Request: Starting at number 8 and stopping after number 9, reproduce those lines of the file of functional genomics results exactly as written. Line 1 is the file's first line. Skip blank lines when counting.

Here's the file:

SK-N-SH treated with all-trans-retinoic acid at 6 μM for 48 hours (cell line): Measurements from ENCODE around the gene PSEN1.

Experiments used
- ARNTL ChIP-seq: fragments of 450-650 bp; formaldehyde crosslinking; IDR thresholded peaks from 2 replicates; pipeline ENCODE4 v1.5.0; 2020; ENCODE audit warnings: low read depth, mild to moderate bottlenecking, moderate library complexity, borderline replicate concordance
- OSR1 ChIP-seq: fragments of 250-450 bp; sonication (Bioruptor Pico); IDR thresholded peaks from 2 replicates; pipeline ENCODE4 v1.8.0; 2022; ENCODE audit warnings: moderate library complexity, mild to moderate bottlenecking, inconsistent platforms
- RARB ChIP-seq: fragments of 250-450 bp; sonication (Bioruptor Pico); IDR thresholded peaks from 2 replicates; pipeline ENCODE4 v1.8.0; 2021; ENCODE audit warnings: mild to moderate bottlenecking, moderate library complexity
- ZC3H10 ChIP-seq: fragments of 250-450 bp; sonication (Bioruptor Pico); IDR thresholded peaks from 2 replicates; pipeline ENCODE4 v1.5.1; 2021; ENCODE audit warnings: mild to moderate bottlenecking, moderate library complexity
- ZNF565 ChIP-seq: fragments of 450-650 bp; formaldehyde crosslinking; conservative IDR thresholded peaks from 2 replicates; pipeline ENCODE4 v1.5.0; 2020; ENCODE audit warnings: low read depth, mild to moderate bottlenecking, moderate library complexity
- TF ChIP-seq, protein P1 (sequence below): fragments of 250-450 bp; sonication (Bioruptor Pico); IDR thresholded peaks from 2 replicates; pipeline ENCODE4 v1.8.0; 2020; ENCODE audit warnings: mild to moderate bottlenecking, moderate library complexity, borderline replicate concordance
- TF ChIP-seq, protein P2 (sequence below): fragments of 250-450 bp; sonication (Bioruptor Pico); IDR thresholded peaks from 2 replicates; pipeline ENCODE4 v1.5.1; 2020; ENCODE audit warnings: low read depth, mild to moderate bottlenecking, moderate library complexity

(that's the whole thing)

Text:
- TF ChIP-seq, protein P1 (sequence below): fragments of 250-450 bp; sonication (Bioruptor Pico); IDR thresholded peaks from 2 replicates; pipeline ENCODE4 v1.8.0; 2020; ENCODE audit warnings: mild to moderate bottlenecking, moderate library complexity, borderline replicate concordance
- TF ChIP-seq, protein P2 (sequence below): fragments of 250-450 bp; sonication (Bioruptor Pico); IDR thresholded peaks from 2 replicates; pipeline ENCODE4 v1.5.1; 2020; ENCODE audit warnings: low read depth, mild to moderate bottlenecking, moderate library complexity